American workers who are insured have employer-based insurance at variable rates. Benefits packages vary according to the policy. In 1989, per capita expenditures in the United States were $2,354.
Any care deemed appropriate by a patient's personal physician is funded by the "sickness funds." The patient has no restraints on seeking care, and the average number of visits per patient per year is 11. With this high access and no copayment or deductible, patient satisfaction is very high. There is no limitation or penalty for social care (alcoholics or venereal disease). Accident benefits are more liberal, and spa-type services are available (a month at a spa for rest). Patients are not aware of the cost for any of these services.
The "sickness funds" pay for hospital treatment of less than 365 days and for general outpatient medical care from a personal physician. Dental care is provided, but there is a copayment for dentures. The Exceptional Medical Expenses Compensation Act covers hospital care over 365 days, nursing home care, and nursing care for the mentally defective.
The insured patient usually pays a deductible and a copayment. The average number of visits per patient per year is 4, although, in a federal hospital system, it could be as high as 7. There is no limitation on care for socially unacceptable behavior (alcohol, venereal disease). Social services and education programs attempt to prevent abuse of care by alcoholics etc. with little success. Accident benefits are more stringent, and there are no spa-type services readily available.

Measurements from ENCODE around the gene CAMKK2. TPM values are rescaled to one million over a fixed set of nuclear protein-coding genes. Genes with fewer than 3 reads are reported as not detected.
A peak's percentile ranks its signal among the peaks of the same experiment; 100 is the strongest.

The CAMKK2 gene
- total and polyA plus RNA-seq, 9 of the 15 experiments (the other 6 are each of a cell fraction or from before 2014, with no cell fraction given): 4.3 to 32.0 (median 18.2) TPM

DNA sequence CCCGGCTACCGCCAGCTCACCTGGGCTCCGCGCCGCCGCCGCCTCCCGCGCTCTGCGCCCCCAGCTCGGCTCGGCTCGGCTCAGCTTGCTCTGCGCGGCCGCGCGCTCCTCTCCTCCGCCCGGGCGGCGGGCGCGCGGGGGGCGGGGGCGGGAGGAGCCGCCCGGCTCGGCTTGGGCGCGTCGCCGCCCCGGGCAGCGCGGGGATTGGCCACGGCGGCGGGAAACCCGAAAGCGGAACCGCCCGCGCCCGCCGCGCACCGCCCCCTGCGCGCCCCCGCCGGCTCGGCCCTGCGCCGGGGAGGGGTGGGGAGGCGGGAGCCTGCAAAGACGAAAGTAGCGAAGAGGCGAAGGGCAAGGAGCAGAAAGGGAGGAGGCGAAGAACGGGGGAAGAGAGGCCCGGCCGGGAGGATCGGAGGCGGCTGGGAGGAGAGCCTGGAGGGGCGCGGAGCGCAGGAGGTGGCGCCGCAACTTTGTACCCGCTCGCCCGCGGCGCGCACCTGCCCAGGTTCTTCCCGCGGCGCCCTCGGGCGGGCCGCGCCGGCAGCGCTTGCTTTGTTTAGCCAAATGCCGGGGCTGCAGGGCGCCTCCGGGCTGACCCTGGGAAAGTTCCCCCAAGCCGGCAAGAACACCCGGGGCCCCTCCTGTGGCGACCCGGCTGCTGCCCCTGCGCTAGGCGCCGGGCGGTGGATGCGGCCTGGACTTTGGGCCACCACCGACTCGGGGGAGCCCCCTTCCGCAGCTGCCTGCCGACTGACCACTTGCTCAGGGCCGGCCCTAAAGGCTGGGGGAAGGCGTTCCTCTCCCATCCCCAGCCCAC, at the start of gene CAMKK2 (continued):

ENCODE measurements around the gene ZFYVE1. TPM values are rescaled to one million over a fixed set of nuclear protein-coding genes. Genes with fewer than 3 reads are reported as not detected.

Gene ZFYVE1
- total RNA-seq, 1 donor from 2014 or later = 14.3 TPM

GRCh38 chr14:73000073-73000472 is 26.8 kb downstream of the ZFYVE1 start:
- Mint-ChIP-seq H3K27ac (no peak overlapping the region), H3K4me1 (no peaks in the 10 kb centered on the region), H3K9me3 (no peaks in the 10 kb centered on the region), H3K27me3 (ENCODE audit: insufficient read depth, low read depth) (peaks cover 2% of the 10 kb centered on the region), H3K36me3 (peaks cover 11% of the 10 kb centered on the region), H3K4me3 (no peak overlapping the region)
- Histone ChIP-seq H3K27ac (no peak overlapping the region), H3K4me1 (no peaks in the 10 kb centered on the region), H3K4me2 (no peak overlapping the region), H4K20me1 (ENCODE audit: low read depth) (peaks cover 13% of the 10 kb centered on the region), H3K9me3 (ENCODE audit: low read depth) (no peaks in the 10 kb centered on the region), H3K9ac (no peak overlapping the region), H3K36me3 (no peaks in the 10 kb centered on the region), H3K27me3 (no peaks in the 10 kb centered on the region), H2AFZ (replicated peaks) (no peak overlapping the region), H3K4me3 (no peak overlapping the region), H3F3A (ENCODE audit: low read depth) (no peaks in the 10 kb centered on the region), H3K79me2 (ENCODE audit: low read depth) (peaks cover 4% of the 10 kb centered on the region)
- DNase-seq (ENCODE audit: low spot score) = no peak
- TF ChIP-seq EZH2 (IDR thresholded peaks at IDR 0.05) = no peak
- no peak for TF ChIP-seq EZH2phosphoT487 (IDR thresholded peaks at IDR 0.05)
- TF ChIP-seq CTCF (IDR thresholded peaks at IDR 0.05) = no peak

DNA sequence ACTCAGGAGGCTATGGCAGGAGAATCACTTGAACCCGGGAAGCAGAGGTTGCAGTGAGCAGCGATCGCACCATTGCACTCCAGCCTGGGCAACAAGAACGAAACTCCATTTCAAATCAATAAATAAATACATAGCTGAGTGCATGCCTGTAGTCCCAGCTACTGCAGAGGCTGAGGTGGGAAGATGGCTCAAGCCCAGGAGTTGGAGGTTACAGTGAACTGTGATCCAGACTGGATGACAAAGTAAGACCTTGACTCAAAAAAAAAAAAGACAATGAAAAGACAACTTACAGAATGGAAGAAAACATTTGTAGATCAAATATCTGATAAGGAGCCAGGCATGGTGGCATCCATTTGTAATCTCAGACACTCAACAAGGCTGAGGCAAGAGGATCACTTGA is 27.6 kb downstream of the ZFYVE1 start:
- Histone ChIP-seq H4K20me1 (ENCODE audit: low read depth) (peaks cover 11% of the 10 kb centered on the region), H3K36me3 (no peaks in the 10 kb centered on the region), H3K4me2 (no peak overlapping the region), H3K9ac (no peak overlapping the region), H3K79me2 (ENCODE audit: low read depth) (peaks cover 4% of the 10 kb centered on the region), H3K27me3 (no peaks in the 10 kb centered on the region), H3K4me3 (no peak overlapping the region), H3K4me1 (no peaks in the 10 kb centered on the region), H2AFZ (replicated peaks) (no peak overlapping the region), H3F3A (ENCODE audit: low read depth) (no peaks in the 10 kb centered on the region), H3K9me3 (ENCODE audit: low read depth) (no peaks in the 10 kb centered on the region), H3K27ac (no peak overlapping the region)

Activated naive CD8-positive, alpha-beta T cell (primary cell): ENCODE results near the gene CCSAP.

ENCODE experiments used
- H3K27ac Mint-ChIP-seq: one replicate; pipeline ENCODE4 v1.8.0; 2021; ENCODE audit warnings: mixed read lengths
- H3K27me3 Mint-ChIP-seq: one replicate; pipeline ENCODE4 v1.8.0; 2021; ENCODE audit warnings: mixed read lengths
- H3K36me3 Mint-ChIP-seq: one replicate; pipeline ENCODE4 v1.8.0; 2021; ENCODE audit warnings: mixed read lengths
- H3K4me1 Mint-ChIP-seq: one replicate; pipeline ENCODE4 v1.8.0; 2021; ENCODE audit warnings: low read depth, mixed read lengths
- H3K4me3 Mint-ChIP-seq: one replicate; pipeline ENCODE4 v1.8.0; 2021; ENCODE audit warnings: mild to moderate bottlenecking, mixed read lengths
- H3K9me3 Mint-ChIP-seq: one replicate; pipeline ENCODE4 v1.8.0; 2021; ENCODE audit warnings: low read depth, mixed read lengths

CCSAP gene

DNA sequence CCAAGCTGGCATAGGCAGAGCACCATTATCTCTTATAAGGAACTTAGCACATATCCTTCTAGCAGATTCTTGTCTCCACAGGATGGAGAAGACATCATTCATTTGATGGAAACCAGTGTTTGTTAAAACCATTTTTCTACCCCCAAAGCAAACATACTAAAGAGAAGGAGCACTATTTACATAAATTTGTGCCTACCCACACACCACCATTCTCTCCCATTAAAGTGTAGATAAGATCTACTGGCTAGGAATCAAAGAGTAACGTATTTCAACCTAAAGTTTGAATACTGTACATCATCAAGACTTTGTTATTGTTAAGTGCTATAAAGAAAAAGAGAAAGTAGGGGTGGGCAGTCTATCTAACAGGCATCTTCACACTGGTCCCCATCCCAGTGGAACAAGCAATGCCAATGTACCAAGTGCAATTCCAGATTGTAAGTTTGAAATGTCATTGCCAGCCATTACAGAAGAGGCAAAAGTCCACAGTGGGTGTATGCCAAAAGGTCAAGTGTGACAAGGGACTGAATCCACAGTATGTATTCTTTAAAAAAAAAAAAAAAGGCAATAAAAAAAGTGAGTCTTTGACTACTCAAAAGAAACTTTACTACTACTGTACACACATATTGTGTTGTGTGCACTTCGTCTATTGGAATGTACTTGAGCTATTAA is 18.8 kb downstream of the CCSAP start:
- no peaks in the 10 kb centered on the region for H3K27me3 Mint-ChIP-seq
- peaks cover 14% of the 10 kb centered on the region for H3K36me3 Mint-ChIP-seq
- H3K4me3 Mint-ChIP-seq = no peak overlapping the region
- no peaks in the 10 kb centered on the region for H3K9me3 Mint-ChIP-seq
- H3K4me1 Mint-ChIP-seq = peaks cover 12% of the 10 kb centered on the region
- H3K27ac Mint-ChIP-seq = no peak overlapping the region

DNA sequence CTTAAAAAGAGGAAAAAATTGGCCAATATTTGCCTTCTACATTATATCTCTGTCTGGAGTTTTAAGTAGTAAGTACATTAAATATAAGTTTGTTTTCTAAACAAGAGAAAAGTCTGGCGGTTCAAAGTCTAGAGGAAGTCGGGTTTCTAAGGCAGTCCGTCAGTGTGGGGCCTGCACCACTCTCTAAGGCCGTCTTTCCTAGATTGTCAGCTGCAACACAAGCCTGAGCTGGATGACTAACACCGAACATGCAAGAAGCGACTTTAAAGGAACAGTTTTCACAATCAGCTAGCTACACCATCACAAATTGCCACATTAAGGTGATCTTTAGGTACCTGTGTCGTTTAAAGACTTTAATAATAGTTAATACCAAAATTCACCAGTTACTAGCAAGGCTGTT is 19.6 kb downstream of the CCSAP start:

Health Care Expenditures as
Percentage of GNP
In 1991, Germany spent 8.1 percent of its GNP on health care; Holland spent 8.0 percent; and the United States spent 13.1 percent.
Administration of Physician
"Sickness funds" negotiate fee schedules for ambulatory services with physician medical associations. The physician associations and the insurance companies are paid a small percentage of a fixed fee. The physician associations do the billing and claims processing, and the insurance companies collect taxes from the employers and employees' wages. A simplified claims process and limited quality assessment ensures lower administrative costs. Total administrative costs are 5 percent. Physicians are reimbursed on the basis of number of patients seen and services rendered. Amount of reimbursement is determined by a relative value scale that is negotiated quarterly.
Personal physicians are paid under a capitation system for their nonprivate pay patients. They receive approximately 150 guilders per patient per year (each guilder represents about 60 U.S. cents). These physicians can have a maximum of 2,350 patients, but when they have more than 1,600 patients, they are reimbursed at a lower rate per patient. Specialists receive approximately 11,000 guilders per month.
There is an intricate system of checks and balances that ineffectively polices for potential fraud, upcoding, unbundling, and unnecessary procedures. There is also an excessive quality control function conducted at considerable cost. Estimates on administrative costs range from 15 to 22 percent.
Tort issues are of minimal consequence. Malpractice cases are arbitrated, and there are no contingency fees. Antitrust laws are not vigorously enforced. There are economic credentialing and price fixing. In the German court system, there is generous interpretation of claimants rights.
An arbitration system is used in determining payment in a malpractice case. There are no jury trials, and there is no contingency system. A settlement of 60,000 guilders is considered a very large settlement.
Malpractice litigation in the tort system is one of the major weaknesses of the American system. The legal costs of medicine (malpractice premiums, awards, and defensive medicine) are estimated in some studies to be as high as 30 percent of health care expenditures. Contingency fees paid to attorneys range from 20 to 40 percent of the total award. Antitrust can be as large a problem as tort reform.